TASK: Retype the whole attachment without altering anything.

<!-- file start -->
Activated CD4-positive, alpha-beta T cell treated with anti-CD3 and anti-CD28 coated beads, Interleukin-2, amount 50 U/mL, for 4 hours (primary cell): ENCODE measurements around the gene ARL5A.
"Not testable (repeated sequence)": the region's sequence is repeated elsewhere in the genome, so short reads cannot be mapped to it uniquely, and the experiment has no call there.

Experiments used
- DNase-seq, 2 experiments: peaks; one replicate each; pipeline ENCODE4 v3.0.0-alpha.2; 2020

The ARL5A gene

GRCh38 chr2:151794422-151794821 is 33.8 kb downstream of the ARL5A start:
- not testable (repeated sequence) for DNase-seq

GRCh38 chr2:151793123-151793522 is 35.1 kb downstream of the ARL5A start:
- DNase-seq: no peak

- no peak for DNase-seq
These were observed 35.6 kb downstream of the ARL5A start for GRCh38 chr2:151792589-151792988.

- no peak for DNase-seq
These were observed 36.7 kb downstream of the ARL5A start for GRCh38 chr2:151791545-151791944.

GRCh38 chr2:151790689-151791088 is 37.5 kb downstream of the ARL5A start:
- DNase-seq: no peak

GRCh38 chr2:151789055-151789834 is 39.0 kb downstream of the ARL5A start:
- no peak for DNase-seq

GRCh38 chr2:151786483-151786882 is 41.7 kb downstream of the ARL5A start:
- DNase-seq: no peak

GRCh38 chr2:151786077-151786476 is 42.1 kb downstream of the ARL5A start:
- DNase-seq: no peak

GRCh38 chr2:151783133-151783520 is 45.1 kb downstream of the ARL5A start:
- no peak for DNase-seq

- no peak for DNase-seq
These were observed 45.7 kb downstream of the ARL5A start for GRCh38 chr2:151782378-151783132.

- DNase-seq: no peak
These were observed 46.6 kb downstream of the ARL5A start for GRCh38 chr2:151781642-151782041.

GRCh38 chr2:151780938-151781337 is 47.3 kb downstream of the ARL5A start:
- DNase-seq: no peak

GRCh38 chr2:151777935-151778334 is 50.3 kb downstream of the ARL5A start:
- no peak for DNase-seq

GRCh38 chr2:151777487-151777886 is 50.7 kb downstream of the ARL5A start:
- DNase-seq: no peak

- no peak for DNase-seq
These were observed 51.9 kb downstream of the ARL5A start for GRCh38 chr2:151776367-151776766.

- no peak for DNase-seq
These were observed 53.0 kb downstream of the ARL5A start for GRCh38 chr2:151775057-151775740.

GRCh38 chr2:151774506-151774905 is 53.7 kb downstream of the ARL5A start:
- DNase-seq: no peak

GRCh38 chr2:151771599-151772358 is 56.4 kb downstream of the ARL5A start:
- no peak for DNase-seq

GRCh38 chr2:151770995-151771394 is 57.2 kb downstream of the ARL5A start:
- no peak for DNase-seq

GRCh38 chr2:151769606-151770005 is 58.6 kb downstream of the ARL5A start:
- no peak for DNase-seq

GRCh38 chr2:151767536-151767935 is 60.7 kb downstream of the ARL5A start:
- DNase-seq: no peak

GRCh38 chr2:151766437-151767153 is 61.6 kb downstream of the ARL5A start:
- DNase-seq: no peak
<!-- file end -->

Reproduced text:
Activated CD4-positive, alpha-beta T cell treated with anti-CD3 and anti-CD28 coated beads, Interleukin-2, amount 50 U/mL, for 4 hours (primary cell): ENCODE measurements around the gene ARL5A.
"Not testable (repeated sequence)": the region's sequence is repeated elsewhere in the genome, so short reads cannot be mapped to it uniquely, and the experiment has no call there.

Experiments used
- DNase-seq, 2 experiments: peaks; one replicate each; pipeline ENCODE4 v3.0.0-alpha.2; 2020

The ARL5A gene

GRCh38 chr2:151794422-151794821 is 33.8 kb downstream of the ARL5A start:
- not testable (repeated sequence) for DNase-seq

GRCh38 chr2:151793123-151793522 is 35.1 kb downstream of the ARL5A start:
- DNase-seq: no peak

- no peak for DNase-seq
These were observed 35.6 kb downstream of the ARL5A start for GRCh38 chr2:151792589-151792988.

- no peak for DNase-seq
These were observed 36.7 kb downstream of the ARL5A start for GRCh38 chr2:151791545-151791944.

GRCh38 chr2:151790689-151791088 is 37.5 kb downstream of the ARL5A start:
- DNase-seq: no peak

GRCh38 chr2:151789055-151789834 is 39.0 kb downstream of the ARL5A start:
- no peak for DNase-seq

GRCh38 chr2:151786483-151786882 is 41.7 kb downstream of the ARL5A start:
- DNase-seq: no peak

GRCh38 chr2:151786077-151786476 is 42.1 kb downstream of the ARL5A start:
- DNase-seq: no peak

GRCh38 chr2:151783133-151783520 is 45.1 kb downstream of the ARL5A start:
- no peak for DNase-seq

- no peak for DNase-seq
These were observed 45.7 kb downstream of the ARL5A start for GRCh38 chr2:151782378-151783132.

- DNase-seq: no peak
These were observed 46.6 kb downstream of the ARL5A start for GRCh38 chr2:151781642-151782041.

GRCh38 chr2:151780938-151781337 is 47.3 kb downstream of the ARL5A start:
- DNase-seq: no peak

GRCh38 chr2:151777935-151778334 is 50.3 kb downstream of the ARL5A start:
- no peak for DNase-seq

GRCh38 chr2:151777487-151777886 is 50.7 kb downstream of the ARL5A start:
- DNase-seq: no peak

- no peak for DNase-seq
These were observed 51.9 kb downstream of the ARL5A start for GRCh38 chr2:151776367-151776766.

- no peak for DNase-seq
These were observed 53.0 kb downstream of the ARL5A start for GRCh38 chr2:151775057-151775740.

GRCh38 chr2:151774506-151774905 is 53.7 kb downstream of the ARL5A start:
- DNase-seq: no peak

GRCh38 chr2:151771599-151772358 is 56.4 kb downstream of the ARL5A start:
- no peak for DNase-seq

GRCh38 chr2:151770995-151771394 is 57.2 kb downstream of the ARL5A start:
- no peak for DNase-seq

GRCh38 chr2:151769606-151770005 is 58.6 kb downstream of the ARL5A start:
- no peak for DNase-seq

GRCh38 chr2:151767536-151767935 is 60.7 kb downstream of the ARL5A start:
- DNase-seq: no peak

GRCh38 chr2:151766437-151767153 is 61.6 kb downstream of the ARL5A start:
- DNase-seq: no peak